This Is Why - Nathan Goates

In April of 2008 I went for a bike ride. I’d had a rough day. An emotional day. I needed a release.


My six year-old daughter was a patient at the Children’s Hospital of Philadelphia. We were prepping her for a bone marrow transplant. Trying to save her life. Or that was the narrative.

When seen from a distance, it’s an easy narrative. Kid is sick. Kid goes to the hospital. Kid has a procedure. Kid recovers. Kid comes home.

But the easy narrative arch that distance affords is far from the lived experience. The lived experience is excruciating.

Imagine this, for instance: As parents, you’re weighing the decision to treat your daughter’s unnamed illness by bone marrow transplant. You’re told, by the appropriately credentialed authorities, that if you opt for the transplant, there’s about a 33 percent chance your child’s health will improve substantially, there’s about a 33 percent chance that she will experience no real improvement, and there’s about a 33 percent chance your child will die from complications. How does a parent make such a decision? How does anyone make such a decision on behalf of another human being?

Or this: Having chosen transplant as the treatment option, you watch as the “medicine” slowly weakens her, takes her energy, her hair, her pep. Because the reality of the thing is that to prep her tiny body—a body which has been its own worst enemy thus far—for this potentially life-saving treatment, we’ve got to weaken it to something that looks very near death. It’s part of the protocol. It’s called treatment, but it feels like something very different. And then there are surgeries for PICC lines. And delays for fevers because of worrisome infections. And really a hundred small tortures en route to this thing call “treatment.”

It was in the midst of all this, on a lovely spring day in 2008, that I went for a bike ride.


I’m not from Philadelphia. At the time, I didn’t know the roads well. I was told there was a trail that followed the river northwest out of the city. I found the trail, but as it dissolved into the city streets of Manayunk I lost my way. Wandering around I saw another rider, who I followed, and we began to talk. First, of directions. He was going where I wanted to go, I could just ride along with him. Next, of other things. Noting that I was unfamiliar with the area, he wondered if I was new to town. I explained why we were there. I explained that it was a rather hard day. I explained that I needed a moment to myself, to get out, to sweat, to ride my bike. I found it was easy to talk. I felt like maybe I shouldn’t, but I also needed to. I couldn’t help it. I needed to unload.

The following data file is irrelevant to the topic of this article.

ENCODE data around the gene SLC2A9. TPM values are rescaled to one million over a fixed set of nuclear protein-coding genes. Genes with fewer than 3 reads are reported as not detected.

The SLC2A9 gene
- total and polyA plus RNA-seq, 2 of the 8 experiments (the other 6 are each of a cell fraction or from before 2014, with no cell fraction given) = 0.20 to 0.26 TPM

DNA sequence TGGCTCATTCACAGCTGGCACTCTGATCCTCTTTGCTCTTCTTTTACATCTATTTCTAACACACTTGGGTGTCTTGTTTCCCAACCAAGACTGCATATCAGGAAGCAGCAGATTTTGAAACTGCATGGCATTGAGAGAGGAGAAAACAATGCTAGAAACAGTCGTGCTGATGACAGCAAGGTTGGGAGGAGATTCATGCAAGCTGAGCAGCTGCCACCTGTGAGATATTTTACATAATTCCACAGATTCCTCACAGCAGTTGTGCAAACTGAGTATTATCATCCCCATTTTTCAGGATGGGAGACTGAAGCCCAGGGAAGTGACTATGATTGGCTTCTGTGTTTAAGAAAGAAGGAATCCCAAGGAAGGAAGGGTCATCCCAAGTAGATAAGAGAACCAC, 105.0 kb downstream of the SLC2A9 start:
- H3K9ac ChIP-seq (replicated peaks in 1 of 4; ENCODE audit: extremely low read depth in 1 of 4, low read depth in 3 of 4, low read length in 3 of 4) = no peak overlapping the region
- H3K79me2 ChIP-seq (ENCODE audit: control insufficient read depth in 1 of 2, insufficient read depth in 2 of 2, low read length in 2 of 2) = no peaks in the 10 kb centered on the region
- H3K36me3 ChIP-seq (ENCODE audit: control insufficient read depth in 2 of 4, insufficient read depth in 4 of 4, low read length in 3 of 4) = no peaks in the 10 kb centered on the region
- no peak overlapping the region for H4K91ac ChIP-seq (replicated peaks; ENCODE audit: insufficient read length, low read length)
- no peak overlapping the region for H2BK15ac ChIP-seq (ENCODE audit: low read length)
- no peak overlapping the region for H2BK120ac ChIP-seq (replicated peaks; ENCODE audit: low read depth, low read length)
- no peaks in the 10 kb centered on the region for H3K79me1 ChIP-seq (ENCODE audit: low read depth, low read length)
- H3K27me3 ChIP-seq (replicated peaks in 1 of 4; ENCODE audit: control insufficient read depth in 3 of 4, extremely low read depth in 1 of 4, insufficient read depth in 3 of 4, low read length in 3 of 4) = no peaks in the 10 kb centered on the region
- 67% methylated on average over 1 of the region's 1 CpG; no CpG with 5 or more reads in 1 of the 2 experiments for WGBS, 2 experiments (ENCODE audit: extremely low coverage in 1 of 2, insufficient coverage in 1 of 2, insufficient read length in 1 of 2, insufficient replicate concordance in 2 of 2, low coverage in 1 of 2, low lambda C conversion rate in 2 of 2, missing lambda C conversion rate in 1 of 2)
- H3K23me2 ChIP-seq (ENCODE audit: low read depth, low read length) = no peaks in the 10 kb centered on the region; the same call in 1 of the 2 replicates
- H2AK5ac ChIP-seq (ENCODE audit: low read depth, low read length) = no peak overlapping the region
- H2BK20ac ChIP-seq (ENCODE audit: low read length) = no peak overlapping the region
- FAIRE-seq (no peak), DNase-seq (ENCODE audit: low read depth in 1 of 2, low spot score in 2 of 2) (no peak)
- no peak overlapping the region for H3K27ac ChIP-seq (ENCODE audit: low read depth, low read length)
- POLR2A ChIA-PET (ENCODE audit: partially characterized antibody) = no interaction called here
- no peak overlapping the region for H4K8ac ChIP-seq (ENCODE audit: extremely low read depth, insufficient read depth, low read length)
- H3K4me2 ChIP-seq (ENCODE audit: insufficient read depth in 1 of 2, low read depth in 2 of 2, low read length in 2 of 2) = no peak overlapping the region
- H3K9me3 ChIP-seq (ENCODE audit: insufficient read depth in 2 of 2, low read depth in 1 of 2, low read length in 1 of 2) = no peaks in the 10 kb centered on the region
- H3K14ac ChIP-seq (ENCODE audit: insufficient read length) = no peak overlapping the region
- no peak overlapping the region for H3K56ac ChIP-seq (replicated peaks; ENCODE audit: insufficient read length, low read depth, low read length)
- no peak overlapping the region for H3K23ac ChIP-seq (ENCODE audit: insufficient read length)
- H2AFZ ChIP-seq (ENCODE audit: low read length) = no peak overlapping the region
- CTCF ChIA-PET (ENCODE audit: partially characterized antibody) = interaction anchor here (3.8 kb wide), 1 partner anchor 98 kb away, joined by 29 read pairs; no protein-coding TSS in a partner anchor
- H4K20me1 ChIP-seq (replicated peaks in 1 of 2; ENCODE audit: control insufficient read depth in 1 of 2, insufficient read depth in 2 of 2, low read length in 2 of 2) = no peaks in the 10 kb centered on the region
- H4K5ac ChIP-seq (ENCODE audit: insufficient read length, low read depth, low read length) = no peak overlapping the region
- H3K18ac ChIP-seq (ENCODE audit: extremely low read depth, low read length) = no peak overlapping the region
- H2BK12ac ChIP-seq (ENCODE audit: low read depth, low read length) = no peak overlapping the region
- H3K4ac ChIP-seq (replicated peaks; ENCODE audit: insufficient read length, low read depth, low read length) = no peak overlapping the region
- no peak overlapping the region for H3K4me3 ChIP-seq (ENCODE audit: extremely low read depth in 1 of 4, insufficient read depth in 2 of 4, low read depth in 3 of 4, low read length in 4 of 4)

The next day, a care package arrived at my daughter’s room. Cookies.

It turned out this random bicycle commuter I’d met the day before was a physician. He worked at the children’s hospital. I’d given him just enough details for him to figure out who my daughter’s oncologist must be. He got in touch. He shared the story. He didn’t know my name (and didn’t ask; you know, HIPAA). But he left the package with our doctor and our doctor did the rest.

Treating cancer is an expensive enterprise. It seems impossibly expensive. And I’m so thankful for the avenues of funding that developed the procedures, medications, treatments, facilities, and expertise that allows for its treatment. Cancer is a betrayal. A cellular uprising. We may treat the betrayal by quelling the uprising, but the effect of the cellular treachery transcends the corporal and wounds the soul, as betrayals do. Wounded souls also require treatment.

During the months and years of watching our daughter descend into illness and then, slowly, miraculously, climb out, our souls were wounded by a thousand small daggers. But these weren’t left unattended. By countless acts of kindness and compassion of family, friends, and strangers—like a bicycle-commuting physician to whom I just happened to ask directions—our souls were healed. Well… A little. Some. Eleven years on and I’m not sure one ever really heals from such a thing, but we do get better.


A dollar spent on treating or researching the physical treatment of cancer, while still sacred, seems hardly a drop in the bucket given the enormity of it all. However, a dollar spent to care for wounded souls of those impacted by cancer… Well, that can go a long way.

The Flatwater Foundation provides mental health services to people impacted by a cancer diagnosis. It’s a cause I believe in. It’s such an important, beautifully compassionate service. I believe it’s a cause worth a buck or two.

Michael Walsh